Lighter Spelt Apple Streusel Cake (with a simple drizzle)



This lighter spelt apple streusel cake first appeared on my former blog, The Culinary Jumble. The recipe has been tweaked to use spelt flour and the images are new. For more information about changes to the recipe, please scroll down a little further.



This cake is the softest, fluffiest cake I have ever made. And it’s that way every time I bake it. What’s perhaps surprising is that it isn’t laden with white sugar and butter. In fact, the cake has just a little more than 100g (½ cup) of brown sugar and under 100g butter (less than ½ cup).

I am sure you will agree, the cake is a beauty to look at, and it always feel so amazing when a cake tastes as good as it looks, and it’s a little lighter. The outside of the cake is delightfully crispy, while the inside is insanely fluffy. 

Although this is a fairly small cake (made in a 6″ / 18cm springform pan) it is impressively tall. This is because it has a deep layer of apple streusel both in the middle and adorning the top. The apples are chopped very fine, so they blend into the sponge deliciously. The cake is topped with a simple drizzle, but this can be omitted (but why would you want to do that?).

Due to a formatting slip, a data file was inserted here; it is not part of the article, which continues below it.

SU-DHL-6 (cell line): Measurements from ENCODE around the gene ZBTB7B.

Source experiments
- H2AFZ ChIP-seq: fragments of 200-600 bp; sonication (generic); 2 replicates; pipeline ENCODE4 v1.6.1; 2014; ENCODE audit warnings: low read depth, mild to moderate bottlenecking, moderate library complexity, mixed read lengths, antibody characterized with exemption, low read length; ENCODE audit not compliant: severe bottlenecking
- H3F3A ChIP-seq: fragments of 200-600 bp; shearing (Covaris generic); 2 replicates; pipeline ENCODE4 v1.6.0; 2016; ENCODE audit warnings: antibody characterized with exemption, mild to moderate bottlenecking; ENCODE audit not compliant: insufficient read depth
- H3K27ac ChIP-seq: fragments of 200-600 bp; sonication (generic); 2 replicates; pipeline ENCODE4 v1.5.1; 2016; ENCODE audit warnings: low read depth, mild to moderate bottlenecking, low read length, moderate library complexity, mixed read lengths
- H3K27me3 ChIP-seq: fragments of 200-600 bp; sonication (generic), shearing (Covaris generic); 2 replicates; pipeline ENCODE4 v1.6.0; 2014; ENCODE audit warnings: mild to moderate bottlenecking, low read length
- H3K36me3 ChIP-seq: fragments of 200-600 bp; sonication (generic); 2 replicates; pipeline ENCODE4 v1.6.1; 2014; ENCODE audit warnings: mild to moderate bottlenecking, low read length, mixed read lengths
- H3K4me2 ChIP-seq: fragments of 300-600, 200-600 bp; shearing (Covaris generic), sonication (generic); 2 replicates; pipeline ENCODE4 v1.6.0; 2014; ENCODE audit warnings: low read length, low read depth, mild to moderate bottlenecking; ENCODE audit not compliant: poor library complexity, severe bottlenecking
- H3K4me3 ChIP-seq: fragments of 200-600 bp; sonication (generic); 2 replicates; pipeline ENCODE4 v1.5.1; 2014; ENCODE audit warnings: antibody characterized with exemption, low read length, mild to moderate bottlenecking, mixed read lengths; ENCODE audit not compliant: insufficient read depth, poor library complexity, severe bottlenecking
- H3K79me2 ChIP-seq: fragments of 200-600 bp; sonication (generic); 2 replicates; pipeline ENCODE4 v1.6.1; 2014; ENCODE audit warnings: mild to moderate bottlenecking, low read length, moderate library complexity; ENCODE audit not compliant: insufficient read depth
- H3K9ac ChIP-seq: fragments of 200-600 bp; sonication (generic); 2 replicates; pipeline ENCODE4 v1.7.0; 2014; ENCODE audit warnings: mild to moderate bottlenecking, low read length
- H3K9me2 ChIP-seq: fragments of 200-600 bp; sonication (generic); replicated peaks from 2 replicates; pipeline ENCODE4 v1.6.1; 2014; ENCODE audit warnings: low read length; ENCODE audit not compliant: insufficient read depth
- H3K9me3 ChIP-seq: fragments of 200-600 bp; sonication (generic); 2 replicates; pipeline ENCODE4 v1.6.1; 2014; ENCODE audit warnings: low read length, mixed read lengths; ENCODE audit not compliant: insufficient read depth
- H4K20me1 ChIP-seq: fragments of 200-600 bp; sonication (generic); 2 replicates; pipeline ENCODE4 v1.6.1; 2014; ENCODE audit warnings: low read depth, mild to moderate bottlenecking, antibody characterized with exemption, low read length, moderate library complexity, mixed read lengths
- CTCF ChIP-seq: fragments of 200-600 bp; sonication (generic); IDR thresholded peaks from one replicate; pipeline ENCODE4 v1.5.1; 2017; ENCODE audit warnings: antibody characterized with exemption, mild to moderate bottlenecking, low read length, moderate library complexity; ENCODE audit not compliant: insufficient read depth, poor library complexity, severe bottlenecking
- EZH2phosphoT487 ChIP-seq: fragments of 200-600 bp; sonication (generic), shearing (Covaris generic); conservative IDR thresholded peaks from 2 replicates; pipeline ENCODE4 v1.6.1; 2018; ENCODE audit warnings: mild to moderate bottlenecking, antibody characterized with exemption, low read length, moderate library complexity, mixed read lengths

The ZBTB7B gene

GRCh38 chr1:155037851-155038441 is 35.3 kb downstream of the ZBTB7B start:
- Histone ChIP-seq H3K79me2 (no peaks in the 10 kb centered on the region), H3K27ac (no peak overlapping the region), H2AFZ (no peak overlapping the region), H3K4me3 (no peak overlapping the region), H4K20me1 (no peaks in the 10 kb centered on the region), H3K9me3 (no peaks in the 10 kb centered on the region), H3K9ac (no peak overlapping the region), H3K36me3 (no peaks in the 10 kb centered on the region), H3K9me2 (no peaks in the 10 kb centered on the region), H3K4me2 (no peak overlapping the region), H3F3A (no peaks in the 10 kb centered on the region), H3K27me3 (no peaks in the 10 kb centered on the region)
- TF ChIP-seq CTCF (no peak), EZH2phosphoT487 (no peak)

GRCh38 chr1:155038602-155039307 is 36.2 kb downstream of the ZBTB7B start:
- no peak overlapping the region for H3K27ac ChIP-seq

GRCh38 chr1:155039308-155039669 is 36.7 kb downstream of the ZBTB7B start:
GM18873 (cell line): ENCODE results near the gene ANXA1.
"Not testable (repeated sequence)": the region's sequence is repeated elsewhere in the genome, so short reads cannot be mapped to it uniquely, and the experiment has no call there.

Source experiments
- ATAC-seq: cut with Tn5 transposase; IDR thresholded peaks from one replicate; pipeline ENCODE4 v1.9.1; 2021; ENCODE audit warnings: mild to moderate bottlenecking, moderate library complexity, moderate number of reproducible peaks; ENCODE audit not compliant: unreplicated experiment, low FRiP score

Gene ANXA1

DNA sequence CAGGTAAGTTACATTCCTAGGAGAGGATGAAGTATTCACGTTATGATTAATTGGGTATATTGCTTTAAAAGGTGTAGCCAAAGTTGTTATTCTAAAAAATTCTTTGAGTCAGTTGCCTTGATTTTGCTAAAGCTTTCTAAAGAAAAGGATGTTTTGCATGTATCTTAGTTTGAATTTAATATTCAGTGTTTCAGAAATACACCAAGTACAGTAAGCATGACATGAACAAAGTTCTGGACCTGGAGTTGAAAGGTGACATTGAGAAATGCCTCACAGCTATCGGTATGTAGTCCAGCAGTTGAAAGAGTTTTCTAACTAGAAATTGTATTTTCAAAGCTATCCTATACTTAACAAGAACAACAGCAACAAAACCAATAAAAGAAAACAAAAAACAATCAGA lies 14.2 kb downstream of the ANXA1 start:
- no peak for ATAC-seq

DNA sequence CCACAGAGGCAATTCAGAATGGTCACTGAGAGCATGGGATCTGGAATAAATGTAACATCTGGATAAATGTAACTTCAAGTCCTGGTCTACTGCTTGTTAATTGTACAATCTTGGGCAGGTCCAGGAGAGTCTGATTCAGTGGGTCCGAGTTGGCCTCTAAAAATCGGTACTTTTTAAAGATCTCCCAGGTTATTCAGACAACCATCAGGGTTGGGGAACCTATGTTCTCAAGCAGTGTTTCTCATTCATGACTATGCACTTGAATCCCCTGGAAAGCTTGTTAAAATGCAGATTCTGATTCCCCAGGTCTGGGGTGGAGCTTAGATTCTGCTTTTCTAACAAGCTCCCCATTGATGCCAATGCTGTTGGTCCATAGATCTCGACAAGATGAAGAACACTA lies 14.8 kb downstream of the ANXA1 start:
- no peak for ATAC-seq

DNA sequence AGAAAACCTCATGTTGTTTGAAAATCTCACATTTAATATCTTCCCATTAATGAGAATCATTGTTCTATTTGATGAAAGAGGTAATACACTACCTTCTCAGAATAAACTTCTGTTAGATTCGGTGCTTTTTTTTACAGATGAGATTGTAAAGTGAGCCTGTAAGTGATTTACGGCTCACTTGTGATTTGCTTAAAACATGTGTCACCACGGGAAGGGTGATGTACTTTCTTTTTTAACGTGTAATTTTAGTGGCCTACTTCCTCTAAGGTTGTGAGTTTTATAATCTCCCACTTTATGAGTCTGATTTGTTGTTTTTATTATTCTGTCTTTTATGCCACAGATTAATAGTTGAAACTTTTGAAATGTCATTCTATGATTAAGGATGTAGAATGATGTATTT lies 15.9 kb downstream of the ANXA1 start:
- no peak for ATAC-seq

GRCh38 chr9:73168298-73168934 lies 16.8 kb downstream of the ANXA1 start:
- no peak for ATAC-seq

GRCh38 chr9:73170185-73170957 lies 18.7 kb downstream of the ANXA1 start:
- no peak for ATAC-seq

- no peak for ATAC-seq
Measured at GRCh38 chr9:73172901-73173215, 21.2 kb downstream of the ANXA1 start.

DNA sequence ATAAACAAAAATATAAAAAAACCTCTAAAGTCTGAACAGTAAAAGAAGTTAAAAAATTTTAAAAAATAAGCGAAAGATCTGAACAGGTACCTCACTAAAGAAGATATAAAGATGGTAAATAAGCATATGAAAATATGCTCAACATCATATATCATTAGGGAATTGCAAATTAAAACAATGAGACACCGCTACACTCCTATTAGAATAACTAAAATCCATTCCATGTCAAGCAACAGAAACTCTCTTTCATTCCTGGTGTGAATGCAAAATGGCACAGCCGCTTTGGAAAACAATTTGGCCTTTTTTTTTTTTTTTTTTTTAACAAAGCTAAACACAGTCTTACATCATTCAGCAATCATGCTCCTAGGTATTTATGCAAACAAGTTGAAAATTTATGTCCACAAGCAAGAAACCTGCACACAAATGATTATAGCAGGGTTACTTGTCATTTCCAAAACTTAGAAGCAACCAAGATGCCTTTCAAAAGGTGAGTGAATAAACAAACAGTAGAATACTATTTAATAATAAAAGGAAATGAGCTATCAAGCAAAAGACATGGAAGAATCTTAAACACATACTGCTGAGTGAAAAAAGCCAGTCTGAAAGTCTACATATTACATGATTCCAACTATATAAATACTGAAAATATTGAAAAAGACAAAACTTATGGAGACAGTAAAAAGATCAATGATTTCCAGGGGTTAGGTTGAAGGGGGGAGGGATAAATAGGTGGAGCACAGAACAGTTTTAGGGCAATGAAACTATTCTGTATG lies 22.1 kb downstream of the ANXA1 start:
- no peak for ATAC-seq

What is streusel?

Streusel is often used as a topping for muffins, cakes, pies and even bread. The word streusel comes from streuen, which is German for sprinkle. Streusel is a mixture of flour, butter and sugar, but you can add anything to the basics, such as cinnamon, nuts and even chocolate chips. 

Many streusels are prepared in the same way as a crumble, where cold butter is cut into the flour and sugar and then sprinkled over the top of whatever you are baking. Others (like mine) use melted butter, which is stirred into the dry ingredients then dolloped over the cake (or whatever else you are using it for).


Why should you use buttermilk in cakes?

I am not one for telling others what they should do, but when it comes to buttermilk, I am going to stand on my soapbox and rant until you listen. Seriously though, buttermilk in cakes is a gaaaame changer. Most cakes call for liquid, often milk, so using buttermilk as an alternative is not difficult. Using buttermilk in a cake brings about a heavenly, light and fluffy sponge. Like all baking, chemical reactions are going on when your ingredients are combined and then baked. The science behind making cakes fluffy is due to the buttermilk (which is slightly acidic) reacting with the baking soda, producing carbon dioxide, resulting in a lighter cake.